SIAT - Theses, Dissertations, and other Required Graduate Degree Essays

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Player as author : digital games and agency

Author: 
Date created: 
2003
Document type: 
Thesis
File(s): 
Department: 
Theses (Computing Arts and Design Sciences Program) / Simon Fraser University
Thesis type: 
Thesis (M.A.Sc. (Computing Arts and Design Sciences))

A genetic algorithm for RNA secondary structure prediction using stacking energy thermodynamic models

Author: 
Date created: 
2005
Abstract: 

RNA structure is an important field of study. Predicting structure can overcome many of the issues with physical structure determination. Structure prediction can be simplified as an energy minimization problem. Common optimization techniques are the DPA and the GA. RnaPredict is a GA used for RNA secondary structure prediction using energy minimization and is evolved from Dr. Wiese's lab. Selection, recombination, mutation, and elitism are used to optimize the candidate structures in a population. Candidate solutions get closer to the global energy optimum with each generation. This thesis focuses on the addition of a hydrogen bond model and two stacking energy models, and studies their relative merits. It also studies different types of encoding used in the GA. The prediction accuracy is compared with known structures, the Nussinov DPA predictions and the mfold DPA predictions. RnaPredict is able to predict more accurate structures than Nussinov and performs similarly to mfold.

Document type: 
Thesis
File(s): 
Department: 
School of Interactive Arts and Technology - Simon Fraser University
Thesis type: 
Thesis (M.Sc.)

Object-oriented interactive cinema

Author: 
Date created: 
2003
Document type: 
Thesis
File(s): 
Department: 
Theses (School of Interactive Arts & Technology) / Simon Fraser University
Thesis type: 
Thesis (M.A.Sc. (Interactive Arts & Technology))

Characteristics of Early Narrative Experience: Connecting Print and Digital Game

Author: 
Date created: 
2007
Abstract: 

This dissertation presents a new outlook on children’s early experience of print narrative as they develop their narrative perceptions. It positions this experience as an important element in their positive engagement with narrative gameplay. Narratives help children shape their experience and develop a worldview. Books have long brought children the best of past and present understandings. Today, digital media, particularly video games, play a significant part in children’s lives. Though games have the same potential as books to bring world experience to children, the breadth of stories they currently provide is small. To encourage narrative development in games, this dissertation examines the narrative perception children bring with them to gameplay, and identifies similarities between early print narrative and game narrative experience. Young children's earliest encounters with print narrative are based in a multimodality that includes orality, visual literacy, performance, and interactivity, and embrace a range of experiences that are socially constructed. The perception young children construct of narrative privileges these rich experiences, rather than the conventional forms of narrative they are introduced to formally only when they enter school, but which adults consider the norm. This perception forms the gestalt children bring with them to gameplay. Narrative in games encompasses the multimodal and interactive nature of digital media. The result falls outside traditional narrative forms but shares characteristics with early print narrative experience. Both experiences are social, interactive, engaging, multimodal, and spatial. They also provide for agency and transformation. This similarity allows children to embrace the new digital medium readily. Knowing these connections provides children’s authors and game developers with an understanding they can share, and from which children can benefit. Children’s authors gain a a new perspective about writing in interactive environments, and a possible direction for their future work. Game developers gain a better understanding of the characteristics of narrative experiences that engage children, and an affirmation of the relevance of narrative for games. This common understanding provides a stepping-stone for the collaborative design of more diverse narrative game experiences for children.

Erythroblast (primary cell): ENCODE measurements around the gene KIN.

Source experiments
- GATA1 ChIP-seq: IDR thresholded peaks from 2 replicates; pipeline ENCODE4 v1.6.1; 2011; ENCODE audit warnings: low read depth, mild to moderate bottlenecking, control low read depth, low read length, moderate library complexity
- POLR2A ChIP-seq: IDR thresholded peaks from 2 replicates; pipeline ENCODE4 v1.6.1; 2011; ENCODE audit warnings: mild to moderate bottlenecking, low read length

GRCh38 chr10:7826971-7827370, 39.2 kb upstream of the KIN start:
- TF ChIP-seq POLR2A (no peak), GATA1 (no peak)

Document type: 
Thesis
File(s): 
Supervisor(s): 
B
Department: 
School of Interactive Arts & Technology - Simon Fraser University
Thesis type: 
Thesis (Ph.D.)

Emergent soundscape composition: Reflections on virtuality

Date created: 
2005
Abstract: 

As a synthesis of art and techno-scientific practice this thesis explores human-virtual interaction not as acoustic interface, but as resonant environment. The pervasive computer-mediated environment is argued to form a site for the creative expansion of the limits of human awareness through the creation of cognitive and cultural hypotheses. This thesis defines the concept of an emergent soundscape composition, through which virtuality is explored in two studies entitled Lost and Found. The results of this art research are presented as intersections in the disciplines of acoustic ecology, audible display and algorithmic composition in a discussion that frames the context, terminology and concepts engaged in such emergent soundscape composition. Design criteria for the evaluation of emergent soundscape composition in the computer-mediated environment are presented with reference to this frame and used to evaluate Lost. In a case study of Found the development of a subversive aesthetic substantiates a re-evaluation of the concept of the human-computer interface as resonant environment that engenders a diffuse awareness of the imaginal world.

Document type: 
Thesis
File(s): 
Department: 
School of Interactive Arts and Technology - Simon Fraser University
Thesis type: 
Thesis (M.Sc.)

The return of the gift society: Traditional relations of exchange and trust in contemporary technological society

Author: 
Date created: 
2007
Abstract: